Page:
If it’s meant to happen it will unfold

by Marion Desrousseaux

Most of the time I strongly believe that if I want something, I will have to make my way to it and work hard to reach it.
It’s not going to be served on a plate.

I truly have the feeling that “we have the power to shape our reality”, as says Joe Dispenza in his book: Breaking the habit of being yourself.

But when along the way I am facing challenges, I realize that it is easy to lose sight of how to do so. And I am certainly not the only one.

With the time, we figure out that some things might not work out, no matter how hard we try, and we might reconsider what could be wrong, change our focus and try other things, yet expecting nonetheless inside ourselves that if these things are meant to happen, they will.

Here, an underestimated virtue comes into place: patience.

Patience, the “capacity to accept or tolerate delay, problems, or suffering without becoming annoyed or anxious”, according to the Oxford Language Dictionary.

But patience doesn’t impede proactiveness.
There is a balance to be found between the two. In other words, being patient is not an excuse for laziness.

Often, life doesn’t go according to plans. But what about allowing ourselves some time? Some time to reflect on them and contemplate. This without feeling guilty, a challenge in a society that favors speed over pauses. To make it easier to achieve this, here are some suggestions:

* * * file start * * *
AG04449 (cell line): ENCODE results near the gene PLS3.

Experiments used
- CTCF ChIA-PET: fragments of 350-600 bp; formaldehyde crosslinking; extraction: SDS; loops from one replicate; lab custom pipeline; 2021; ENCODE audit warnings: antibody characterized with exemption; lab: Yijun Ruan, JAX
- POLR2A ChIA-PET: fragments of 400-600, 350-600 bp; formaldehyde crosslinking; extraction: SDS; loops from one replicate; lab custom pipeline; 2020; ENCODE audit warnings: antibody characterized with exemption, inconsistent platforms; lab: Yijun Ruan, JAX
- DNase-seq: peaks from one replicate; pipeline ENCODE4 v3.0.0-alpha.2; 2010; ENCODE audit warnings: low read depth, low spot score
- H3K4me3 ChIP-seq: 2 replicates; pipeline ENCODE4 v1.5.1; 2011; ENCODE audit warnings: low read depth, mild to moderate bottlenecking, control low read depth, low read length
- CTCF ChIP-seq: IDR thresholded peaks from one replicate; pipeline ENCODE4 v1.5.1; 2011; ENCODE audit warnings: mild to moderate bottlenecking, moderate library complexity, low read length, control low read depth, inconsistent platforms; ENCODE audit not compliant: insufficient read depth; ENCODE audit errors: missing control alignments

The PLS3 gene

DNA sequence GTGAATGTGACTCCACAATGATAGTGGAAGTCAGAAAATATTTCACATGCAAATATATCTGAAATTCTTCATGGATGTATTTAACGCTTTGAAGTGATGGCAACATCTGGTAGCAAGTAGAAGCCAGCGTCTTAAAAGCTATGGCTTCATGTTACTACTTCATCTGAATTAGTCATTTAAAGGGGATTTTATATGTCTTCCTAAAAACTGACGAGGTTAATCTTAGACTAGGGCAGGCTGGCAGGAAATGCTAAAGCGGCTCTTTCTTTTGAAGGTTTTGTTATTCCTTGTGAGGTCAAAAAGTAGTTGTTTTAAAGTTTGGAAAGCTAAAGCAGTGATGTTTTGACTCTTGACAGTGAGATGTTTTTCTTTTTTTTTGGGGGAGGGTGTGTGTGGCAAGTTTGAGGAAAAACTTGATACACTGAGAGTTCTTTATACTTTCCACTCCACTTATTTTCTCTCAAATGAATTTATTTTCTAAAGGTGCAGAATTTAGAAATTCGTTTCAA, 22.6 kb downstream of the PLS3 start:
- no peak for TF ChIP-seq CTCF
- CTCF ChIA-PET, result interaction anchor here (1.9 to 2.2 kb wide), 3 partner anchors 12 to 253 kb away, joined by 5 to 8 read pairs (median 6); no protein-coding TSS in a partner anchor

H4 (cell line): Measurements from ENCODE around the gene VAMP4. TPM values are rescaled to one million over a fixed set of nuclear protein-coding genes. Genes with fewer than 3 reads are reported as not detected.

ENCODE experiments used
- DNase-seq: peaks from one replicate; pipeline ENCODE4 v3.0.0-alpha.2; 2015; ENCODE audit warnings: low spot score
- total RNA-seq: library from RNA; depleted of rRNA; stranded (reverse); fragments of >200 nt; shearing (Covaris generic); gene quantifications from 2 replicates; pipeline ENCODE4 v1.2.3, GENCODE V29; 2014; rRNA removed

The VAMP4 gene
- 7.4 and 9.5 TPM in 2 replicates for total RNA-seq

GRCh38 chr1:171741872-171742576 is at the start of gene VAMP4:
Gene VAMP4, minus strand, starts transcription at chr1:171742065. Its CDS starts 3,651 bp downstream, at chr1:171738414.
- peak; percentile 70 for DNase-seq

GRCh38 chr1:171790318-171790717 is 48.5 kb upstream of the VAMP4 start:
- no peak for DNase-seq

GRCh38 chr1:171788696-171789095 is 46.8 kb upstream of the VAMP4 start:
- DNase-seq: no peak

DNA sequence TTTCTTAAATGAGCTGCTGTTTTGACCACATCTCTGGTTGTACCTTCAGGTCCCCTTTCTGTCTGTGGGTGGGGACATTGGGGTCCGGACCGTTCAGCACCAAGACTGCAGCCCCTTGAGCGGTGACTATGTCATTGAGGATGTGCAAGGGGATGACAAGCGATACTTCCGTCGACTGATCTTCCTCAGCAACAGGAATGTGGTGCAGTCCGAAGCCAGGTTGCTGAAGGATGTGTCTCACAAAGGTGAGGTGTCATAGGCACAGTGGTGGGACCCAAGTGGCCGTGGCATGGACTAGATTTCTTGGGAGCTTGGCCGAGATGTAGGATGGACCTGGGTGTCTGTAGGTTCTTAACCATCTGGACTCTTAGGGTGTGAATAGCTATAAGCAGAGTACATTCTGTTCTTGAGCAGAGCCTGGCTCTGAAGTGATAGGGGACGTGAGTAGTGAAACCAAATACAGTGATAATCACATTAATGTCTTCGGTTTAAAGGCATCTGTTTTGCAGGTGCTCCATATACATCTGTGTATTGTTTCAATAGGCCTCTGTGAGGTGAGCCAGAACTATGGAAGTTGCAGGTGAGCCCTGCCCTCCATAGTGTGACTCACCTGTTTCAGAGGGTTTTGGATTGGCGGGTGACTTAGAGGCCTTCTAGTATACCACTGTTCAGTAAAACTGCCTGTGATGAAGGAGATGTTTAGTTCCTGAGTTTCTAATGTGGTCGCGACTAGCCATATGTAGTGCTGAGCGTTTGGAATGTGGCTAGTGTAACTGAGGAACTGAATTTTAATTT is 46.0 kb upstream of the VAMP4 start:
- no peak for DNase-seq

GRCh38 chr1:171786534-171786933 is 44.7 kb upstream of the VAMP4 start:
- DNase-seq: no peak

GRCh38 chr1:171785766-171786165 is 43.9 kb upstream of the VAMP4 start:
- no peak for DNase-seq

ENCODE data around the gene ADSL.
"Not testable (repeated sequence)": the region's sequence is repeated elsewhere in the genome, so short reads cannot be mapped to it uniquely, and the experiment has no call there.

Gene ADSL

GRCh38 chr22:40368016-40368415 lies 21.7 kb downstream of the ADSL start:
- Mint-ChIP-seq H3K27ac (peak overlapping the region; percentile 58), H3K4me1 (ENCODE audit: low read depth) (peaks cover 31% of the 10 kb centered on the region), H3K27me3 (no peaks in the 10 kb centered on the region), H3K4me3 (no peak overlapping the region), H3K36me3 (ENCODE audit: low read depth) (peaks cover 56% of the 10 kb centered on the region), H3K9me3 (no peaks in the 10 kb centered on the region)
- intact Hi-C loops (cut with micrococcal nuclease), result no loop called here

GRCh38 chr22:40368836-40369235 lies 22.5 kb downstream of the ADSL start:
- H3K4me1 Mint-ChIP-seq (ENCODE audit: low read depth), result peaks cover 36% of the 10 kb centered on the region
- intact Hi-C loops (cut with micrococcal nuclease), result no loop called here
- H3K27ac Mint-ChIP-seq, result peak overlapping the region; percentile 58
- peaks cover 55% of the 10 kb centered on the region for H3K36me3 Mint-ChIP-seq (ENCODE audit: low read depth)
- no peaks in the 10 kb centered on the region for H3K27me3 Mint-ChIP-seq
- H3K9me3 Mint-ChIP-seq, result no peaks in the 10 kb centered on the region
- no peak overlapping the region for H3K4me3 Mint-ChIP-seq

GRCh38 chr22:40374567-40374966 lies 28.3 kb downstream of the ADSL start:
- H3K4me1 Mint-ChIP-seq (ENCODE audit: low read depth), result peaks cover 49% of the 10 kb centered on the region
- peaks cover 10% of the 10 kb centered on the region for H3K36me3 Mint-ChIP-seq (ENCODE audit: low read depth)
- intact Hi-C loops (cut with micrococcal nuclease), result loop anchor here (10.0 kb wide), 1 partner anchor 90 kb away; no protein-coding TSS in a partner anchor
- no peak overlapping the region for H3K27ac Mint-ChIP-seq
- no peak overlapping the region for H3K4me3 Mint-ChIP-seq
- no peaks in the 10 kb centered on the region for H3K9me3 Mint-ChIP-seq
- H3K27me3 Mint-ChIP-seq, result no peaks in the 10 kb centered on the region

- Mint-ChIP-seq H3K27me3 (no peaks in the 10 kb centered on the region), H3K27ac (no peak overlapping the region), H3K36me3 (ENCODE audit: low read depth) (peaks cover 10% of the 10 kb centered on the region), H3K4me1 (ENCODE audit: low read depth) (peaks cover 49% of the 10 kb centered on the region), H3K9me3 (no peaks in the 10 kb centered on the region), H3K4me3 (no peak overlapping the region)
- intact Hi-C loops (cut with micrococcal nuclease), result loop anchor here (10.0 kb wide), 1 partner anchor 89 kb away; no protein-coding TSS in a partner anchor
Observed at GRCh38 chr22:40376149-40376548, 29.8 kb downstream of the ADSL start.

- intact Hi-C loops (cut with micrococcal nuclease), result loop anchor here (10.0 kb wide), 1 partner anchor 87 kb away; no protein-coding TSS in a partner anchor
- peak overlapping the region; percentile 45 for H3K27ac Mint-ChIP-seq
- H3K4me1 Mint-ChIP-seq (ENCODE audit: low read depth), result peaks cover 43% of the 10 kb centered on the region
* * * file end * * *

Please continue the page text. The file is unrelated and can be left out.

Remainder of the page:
• Live according to your beliefs.
  • Be clear about your values.
  • List and prioritize the goals you want to achieve.
  • Establish life rules that you can control.

So, I would recommend starting from there. Starting from you.

“Without understanding how feelings, thoughts, and behaviors work together, it’s almost impossible to find our way back to ourselves and each other”, says Brenee Brown in her book: Atlas of the heart.

Energy, focus, and action: Driving your energy in the one direction you are looking at and taking specific moves towards it will lead you to reach your goal.

Nietzsche’s entire philosophy is based on the conviction that the only reality we can know is the one we see around us – the tumultuous and continually changing world of our experience. It’s a good starting point to remember it’s up to us to shape our reality and change our world.

By doing so, we also start giving sense to the only reality we know – the one around us, that Nietzsche describes as “the tumultuous and continually changing world of our experience”.



Marion Desrousseaux
Marketing & Community Manager, Trainer
How emotionally intelligent are you?